WASHINGTON The U.S. House of Representatives on Tuesday voted to weaken the Commodity Futures Trading Commission's power to regulate swaps overseas and take other steps likely to loosen regulation in derivatives markets, a shift critics say could weaken market stability.
The bill, which reauthorizes the agency's mandate, would reverse the CFTC's tough rules on U.S. businesses' swaps with counterparties abroad, requiring it to draw up a new regime together with the Securities and Exchange Commission.
In addition, the law would make the agency's staff responsible to the full five-strong commission, not just its chairman, which critics said would slow down decisions. It also subjects all the agency's decisions to cost-benefit analysis, a tool that opponents of regulation have used to defeat rules in court.
Small market players like farmers, who use futures to protect revenue from their crops against wild swings in market prices, would be exempted from some of the CFTC's costly new rules aimed at speculators.
Better Markets, a pressure group critical of the large banks that run much of the $710 trillion swaps market, said the bill was a "wish list of deregulation provisions that put Americans at risk of another devastating financial crash."
The House adopted the bill with 265-144 against largely along party lines with Republicans in support.
The CFTC, which regulates swaps and futures trading, needs to be reauthorized every five years, although it has in the past gone for several years without that stamp of approval.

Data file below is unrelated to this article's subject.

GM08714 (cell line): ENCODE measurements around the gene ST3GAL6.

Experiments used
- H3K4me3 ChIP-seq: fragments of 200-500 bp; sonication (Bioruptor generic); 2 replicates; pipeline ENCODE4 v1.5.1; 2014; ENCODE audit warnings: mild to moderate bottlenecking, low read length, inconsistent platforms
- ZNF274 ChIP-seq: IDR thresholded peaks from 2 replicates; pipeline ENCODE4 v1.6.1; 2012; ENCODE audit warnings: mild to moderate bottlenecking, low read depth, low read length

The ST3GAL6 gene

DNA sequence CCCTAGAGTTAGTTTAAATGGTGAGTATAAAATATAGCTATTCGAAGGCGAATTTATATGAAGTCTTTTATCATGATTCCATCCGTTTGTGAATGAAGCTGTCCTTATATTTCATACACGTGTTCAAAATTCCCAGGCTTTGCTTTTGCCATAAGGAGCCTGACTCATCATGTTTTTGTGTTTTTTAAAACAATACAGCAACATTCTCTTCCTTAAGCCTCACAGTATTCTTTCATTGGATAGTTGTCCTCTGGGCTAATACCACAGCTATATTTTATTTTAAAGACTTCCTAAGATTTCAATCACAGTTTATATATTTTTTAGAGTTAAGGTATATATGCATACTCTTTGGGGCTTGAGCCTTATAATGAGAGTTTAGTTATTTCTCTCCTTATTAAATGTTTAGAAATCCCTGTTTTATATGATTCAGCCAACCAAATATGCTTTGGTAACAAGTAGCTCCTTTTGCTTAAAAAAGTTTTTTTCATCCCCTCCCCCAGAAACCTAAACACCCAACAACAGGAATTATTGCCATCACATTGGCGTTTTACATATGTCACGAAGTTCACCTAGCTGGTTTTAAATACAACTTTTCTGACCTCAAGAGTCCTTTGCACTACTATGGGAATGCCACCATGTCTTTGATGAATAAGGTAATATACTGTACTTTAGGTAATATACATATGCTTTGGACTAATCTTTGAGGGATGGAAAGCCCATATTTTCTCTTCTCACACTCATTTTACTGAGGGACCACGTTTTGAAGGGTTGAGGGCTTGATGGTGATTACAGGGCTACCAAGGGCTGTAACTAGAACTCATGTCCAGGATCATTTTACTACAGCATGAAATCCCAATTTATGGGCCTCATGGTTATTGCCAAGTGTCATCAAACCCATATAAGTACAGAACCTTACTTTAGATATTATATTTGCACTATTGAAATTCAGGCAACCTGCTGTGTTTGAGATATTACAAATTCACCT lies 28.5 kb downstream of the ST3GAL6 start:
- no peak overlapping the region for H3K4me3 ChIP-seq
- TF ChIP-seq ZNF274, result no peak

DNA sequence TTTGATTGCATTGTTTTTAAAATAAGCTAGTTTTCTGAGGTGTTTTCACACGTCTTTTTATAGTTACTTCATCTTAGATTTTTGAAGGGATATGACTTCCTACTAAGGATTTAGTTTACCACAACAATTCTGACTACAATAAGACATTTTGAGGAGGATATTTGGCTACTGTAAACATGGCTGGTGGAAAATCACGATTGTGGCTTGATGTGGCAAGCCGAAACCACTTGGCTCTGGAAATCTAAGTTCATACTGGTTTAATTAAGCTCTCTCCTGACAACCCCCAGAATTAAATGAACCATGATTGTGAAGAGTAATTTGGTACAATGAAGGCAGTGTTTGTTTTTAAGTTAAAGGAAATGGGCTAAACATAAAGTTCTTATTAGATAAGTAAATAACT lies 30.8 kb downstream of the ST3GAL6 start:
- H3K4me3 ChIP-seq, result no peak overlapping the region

The bill aims to improve protection of customers in futures markets, to reform the agency itself and fine-tune changes in the swaps market for those clients who use it to hedge risk, not to speculate.
The CFTC was a little-watched overseer of agricultural and other futures before the 2007-09 financial crisis, but the Dodd-Frank law put it in charge of the swaps market. It has since become a prolific reformer of Wall Street.
The Senate is separately working on its own bill to reauthorize the CFTC, and getting a bill through Congress is likely to be a drawn-out process. President Barack Obama's office said last week it strongly opposed the House bill, which it said undermined the CFTC.
The House bill also required the CFTC to carry out a review of metals warehousing and address a years-long controversy after complaints from brewers - which use aluminum for beer cans - about artificially high prices.
(Reporting by Douwe Miedema; Editing by Cynthia Osterman)